Although only a few species of arboreal lizards have been observed to utilize the characteristic parachuting posture, including the gekkonid Gekko gecko (Russell 1979), the agamids Bronchocela cristatella (Reid 1958; J. A. McGuire, personal observation), Calotes versicolor (Zug et al. 2009), and C. ceylonensis (Karunarathna et al. 2009), and the polychrotids Anolis carolinensis (Oliver 1951) and A. pentaprion (A. Herrel, R. Boistel, R. Lebrun, G. Daghfous, P. Tafforeau, J. B. Losos, B. Vanhooydonck, submitted for publication), we hypothesize that this is in fact a general feature of arboreal lizards. Interestingly, even lizards that lack obvious morphological adaptations for gliding, such as patagial structures and webbed appendages, may be capable of substantial horizontal displacements during descent, as has been observed in Holaspis guentheri (Schiøtz and Volsøe 1959; 13.5 m horizontal translation with 9 m loss of height), A. carolinensis (up to 4.6 m of horizontal translation when dropped from a height of 11.3 m; Oliver 1951), B. cristatella (Reid 1958; J. A. McGuire, personal observation), and C. versicolor (estimated 45° glide trajectory, Zug et al. 2009). These lizards are capitalizing on the well-known relationship between lift and the square of translational velocity (Norberg 1985); once gravitational acceleration acts on the body to yield a sufficiently high speed, both body drag and lateral lift forces can be substantial and ultimately yield a shallow glide angle given sufficient surface area. Taken to the extreme, even human beings are capable of generating substantial horizontal lift if falling fast enough and assuming an appropriate orientation of the body, as exemplified by BASE jumpers, both with or without wingsuits (Brasfield 2008) and ski jumpers (Schwameder 2008). In the specific case of flying lizards, we envision a rapid evolutionary transition from unspecialized parachutist to specialized glider in their common ancestor. This conclusion is based on the absence of intermediate forms among the extant Draco assemblage—all the approximately 45 Draco species have the full suite of gliding specializations that typify this clade (see below).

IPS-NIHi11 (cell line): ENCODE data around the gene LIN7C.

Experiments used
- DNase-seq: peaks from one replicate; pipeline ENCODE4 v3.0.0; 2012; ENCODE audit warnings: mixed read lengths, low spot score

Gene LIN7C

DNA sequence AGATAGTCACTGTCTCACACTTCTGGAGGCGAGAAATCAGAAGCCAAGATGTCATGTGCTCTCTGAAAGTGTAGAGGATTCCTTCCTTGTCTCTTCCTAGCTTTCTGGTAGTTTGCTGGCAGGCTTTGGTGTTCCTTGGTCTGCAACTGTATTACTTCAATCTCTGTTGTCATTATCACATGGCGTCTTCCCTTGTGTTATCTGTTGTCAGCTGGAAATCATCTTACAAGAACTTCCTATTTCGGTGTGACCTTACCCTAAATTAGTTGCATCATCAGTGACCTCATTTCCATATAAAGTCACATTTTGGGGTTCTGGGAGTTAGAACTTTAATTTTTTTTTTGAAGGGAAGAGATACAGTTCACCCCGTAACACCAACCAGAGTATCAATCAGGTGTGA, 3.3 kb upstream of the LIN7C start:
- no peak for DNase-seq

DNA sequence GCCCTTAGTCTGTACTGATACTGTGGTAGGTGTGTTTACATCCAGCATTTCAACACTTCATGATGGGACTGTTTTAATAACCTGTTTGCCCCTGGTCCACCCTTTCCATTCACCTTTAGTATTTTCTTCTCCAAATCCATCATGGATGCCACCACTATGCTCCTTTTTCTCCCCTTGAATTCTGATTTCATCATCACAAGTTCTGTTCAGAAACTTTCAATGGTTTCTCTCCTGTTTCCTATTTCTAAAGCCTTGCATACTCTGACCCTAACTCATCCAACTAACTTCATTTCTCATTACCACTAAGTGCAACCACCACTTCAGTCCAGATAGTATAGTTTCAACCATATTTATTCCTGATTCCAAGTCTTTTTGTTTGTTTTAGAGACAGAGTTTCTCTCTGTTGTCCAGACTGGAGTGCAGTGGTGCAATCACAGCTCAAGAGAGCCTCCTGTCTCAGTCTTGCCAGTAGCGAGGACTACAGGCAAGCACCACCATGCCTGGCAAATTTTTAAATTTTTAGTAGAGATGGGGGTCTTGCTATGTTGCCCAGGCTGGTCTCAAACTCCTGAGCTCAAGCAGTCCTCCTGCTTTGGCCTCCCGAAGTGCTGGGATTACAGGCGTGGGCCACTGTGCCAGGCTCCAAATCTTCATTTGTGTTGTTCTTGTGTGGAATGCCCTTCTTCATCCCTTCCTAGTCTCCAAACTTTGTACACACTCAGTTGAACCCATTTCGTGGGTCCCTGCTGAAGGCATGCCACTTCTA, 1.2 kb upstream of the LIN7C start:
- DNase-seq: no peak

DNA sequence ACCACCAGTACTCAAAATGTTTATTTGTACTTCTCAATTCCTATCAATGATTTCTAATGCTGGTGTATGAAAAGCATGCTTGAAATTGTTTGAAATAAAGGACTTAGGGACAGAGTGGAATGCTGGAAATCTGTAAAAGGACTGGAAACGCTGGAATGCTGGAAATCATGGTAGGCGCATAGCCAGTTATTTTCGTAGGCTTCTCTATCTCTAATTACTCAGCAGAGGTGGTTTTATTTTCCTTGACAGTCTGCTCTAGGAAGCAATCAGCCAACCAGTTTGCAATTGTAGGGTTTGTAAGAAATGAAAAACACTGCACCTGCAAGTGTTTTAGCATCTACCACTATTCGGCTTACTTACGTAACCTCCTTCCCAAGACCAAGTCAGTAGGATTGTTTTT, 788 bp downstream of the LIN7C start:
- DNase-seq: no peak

Morphology of the Draco gliding apparatus
Lizards of the genus Draco have a number of morphological adaptations, including the familiar patagium or gliding membrane, that are either unique or unusual among extant lizards. The Draco patagium is unique among living animals in that it is an actively controlled structure supported by elongated thoracic ribs and a specialized musculature (Colbert 1967; John 1970a; Russell and Dijkstra 2001). The musculature that controls the patagium is composed of highly modified external and internal intercostal muscles, external oblique muscles, and a system of ligaments spanning the individual elongated thoracic ribs. The recruitment of intercostal muscles for patagial control resulted in a profound reorganization of the respiratory apparatus (John 1970b, 1971). Whereas all other lizards ventilate their lungs primarily through expansion and contraction of the rib cage via the intercostal muscles (Carrier 1986, 1987), the provisioning of power for ventilation by Draco has been shifted to the pectoralis muscles. John (1970b, 1971) studied the histochemistry of the pectoralis muscles of Draco dussumieri, and argued that the muscle fibers of this (and presumably all other) Draco species are highly specialized for the greater level of activity required by this functional shift. The patagial morphology is generally conserved across all species of Draco and, indeed, McGuire and Dudley (2005) argued that the patagium was subject to a constraint in morphological design deriving from its posterior attachment at the base of the hind limbs, thereby limiting the maximum possible length of the supporting ribs. However, although the general shape of the patagium is relatively invariant across species, there is variation in the number of ribs supporting the structure, with some species displaying a strong statistical mode of five ribs supporting the patagium and others with a strong statistical mode of six (Inger 1983; Musters 1983). Indeed, it appears that there have been multiple transitions between these alternative states (McGuire and Kiew 2001).